Founder's Friday: Pubget

Who are the faces behind a company? How did the company get started? These are common question you may have about startups you see and hear about. If you don't get a chance to personally meet the founders, you're unlikely to ever know their story. That's what Founder Fridays is all about.

This week we have Ramy Arnaout, co-founder and CEO of Pubget, the search engine of life science PDF's.

 1) What is your current Startup? (Name & URL)
 
Pubget, Inc. www.pubget.com
 
2) What's the elevator pitch?
 
Science is the engine of progress. Pubget helps you do science faster. Consider: every year scientists, doctors, and engineers waste a half-billion minutes trying to find research papers. That's like a small research team working full time since Christ. You want breakthroughs? Cures? Try giving the world---or your organization---that much more horsepower each year. That's our mission.
 
Papers are power. By finding them faster and handling them better, we've built two fast-growing businesses: an advertising business that lets vendors reach millions of scientists and doctors and a premium software business for making science faster at enterprises large and small. And the best is yet to come.
 
3) When did you know you wanted to be an entrepreneur?
 
Most people I know have an entrepreneurial bent. Friends from undergrad at MIT founded companies like e-Ink. Friends from medical school and residency at Harvard founded companies in healthcare and health IT. All the coolest technology, and many transformative ideas, grow through companies. When you have an idea, if you want to make it happen, go beyond academia and become an entrepreneur.
 
 4) How did you meet your co-founders?
 
The first version of Pubget lived on my computer. I built it because I was short on time and wanted to find papers fast. I'd type a search, and bingo, no matter where the paper was online, the PDF would pop up on my screen. Friends saw this and wanted it too. They wanted it on their computers. But it was daunting to port it. Yet I didn't want to lose friends. So I started asking people if there was a way to bring Pubget to everybody. A friend introduced me to Ian Connor, an IBM vet who can build anything. When he saw the state of affairs for getting papers in science and medicine, he was shocked. "We have to fix this!" he said. He was right (as usual). Soon after, he quit IBM, and Pubget, Inc. was born.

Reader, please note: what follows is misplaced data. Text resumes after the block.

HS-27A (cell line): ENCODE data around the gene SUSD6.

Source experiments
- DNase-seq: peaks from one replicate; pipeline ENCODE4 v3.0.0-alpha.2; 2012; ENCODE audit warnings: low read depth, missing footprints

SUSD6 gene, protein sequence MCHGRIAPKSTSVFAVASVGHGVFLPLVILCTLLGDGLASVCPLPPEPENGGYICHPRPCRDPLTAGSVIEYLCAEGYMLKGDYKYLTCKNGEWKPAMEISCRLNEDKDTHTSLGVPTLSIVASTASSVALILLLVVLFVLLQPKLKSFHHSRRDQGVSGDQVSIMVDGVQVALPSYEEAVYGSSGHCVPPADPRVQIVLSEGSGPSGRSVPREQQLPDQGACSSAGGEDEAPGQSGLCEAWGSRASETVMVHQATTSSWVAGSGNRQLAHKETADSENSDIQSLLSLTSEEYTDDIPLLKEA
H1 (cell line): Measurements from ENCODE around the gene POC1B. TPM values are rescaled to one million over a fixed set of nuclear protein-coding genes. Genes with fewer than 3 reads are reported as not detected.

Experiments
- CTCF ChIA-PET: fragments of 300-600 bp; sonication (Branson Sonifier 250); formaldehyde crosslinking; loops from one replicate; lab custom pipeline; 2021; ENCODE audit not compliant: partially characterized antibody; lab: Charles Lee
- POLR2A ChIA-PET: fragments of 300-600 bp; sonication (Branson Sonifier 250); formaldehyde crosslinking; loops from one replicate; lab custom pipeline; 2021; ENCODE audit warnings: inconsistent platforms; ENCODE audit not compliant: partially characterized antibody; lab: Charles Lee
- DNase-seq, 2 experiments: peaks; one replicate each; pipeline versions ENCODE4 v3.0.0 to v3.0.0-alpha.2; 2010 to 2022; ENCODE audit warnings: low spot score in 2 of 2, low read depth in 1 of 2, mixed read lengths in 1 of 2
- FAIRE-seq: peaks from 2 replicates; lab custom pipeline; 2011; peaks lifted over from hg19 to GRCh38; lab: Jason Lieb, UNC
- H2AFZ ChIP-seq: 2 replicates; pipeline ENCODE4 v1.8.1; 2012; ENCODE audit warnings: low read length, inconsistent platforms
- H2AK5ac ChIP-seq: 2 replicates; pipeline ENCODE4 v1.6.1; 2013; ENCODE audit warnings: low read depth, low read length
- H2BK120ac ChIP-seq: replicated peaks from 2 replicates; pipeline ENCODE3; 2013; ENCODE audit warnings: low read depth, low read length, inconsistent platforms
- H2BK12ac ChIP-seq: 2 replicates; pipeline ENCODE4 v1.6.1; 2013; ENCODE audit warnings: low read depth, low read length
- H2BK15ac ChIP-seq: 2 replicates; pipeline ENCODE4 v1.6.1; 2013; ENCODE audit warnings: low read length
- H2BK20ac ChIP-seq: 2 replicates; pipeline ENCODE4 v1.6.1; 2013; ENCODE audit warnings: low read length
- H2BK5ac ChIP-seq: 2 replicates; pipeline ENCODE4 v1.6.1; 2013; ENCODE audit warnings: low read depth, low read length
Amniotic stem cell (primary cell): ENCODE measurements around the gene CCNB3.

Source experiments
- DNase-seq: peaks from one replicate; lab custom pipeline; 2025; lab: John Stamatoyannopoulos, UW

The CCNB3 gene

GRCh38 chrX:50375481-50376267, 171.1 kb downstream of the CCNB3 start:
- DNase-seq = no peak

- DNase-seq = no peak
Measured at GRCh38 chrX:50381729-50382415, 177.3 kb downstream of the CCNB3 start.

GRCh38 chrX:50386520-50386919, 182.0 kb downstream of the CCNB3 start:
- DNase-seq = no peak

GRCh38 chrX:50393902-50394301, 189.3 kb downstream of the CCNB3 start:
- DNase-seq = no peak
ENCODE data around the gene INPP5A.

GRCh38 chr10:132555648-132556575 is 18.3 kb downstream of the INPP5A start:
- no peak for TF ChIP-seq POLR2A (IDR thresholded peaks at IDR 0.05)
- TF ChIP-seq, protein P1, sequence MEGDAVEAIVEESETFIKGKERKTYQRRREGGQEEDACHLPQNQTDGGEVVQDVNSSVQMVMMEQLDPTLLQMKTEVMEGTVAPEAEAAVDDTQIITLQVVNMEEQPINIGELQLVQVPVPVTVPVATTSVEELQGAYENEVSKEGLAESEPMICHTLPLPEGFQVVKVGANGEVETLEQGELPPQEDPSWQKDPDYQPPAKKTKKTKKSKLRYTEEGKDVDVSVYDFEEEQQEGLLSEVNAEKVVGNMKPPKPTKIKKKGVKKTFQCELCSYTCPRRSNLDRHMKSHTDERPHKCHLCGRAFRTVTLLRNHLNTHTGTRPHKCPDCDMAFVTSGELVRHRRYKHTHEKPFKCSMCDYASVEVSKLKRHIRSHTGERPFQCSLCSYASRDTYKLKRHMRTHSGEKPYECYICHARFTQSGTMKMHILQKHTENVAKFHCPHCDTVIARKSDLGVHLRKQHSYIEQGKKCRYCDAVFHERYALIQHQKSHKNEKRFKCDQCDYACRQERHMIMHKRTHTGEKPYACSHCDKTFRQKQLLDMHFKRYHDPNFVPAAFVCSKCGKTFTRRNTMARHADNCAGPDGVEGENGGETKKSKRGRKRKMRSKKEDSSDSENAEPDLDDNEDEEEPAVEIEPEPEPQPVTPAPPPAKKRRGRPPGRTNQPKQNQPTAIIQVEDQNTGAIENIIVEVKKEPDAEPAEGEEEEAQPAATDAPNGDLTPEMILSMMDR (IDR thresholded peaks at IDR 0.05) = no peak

5) What was the best advice you ever got?
 
"Stay cool," from a Greyhound bus driver in traffic. Applies everywhere.
 
6) What Startup(s) are you most excited about today? Why?
 
Everything massive-passive. Most data out there rushes past us, unnoticed and unexplored. There's a lot of knowledge in there, if you know where to look. There are signal-to-noise issues; there are privacy issues that are very important and ought to be taken seriously. But there are a lot of smart people out there ready to address them. It's the dawn of a new era. You can't be data-driven without data. That's the most exciting space to me. And Pubget's there, front and center.
 
7) What's your favorite part about being an entrepreneur?
 
Knowing we're changing the world. Knowing that there's a way things should be, a better way, beyond the way things are, and knowing you're part of a dedicated team that wakes up each day hungry to build that better future. That, and seeing it happen around you as you all work together to do it. There's nothing like that feeling.
 
 8) If you could recommend one book for entrepreneurs to read, what would it be and why?
 
"The Evolution of Cooperation" by Robert Axelrod. It's a story: how do you move beyond zero-sum interactions, especially if no one's there to force you to play nice?
 
It's true startups require passion; you need to know your space; you need brilliance to identify, understand, fix problems no one can. But this book's about something more important to a startup: people. It's people you have to work with, convince about new ideas; it's people you're there to help. Sometimes their interests will run counter to yours, or at least they might seem to, and there's no "grown-up" to force all you kids to play nice. So how do you do move forward together? Read "The Evolution of Cooperation." Spoiler alert: be good, go far---just don't be stupid.

 

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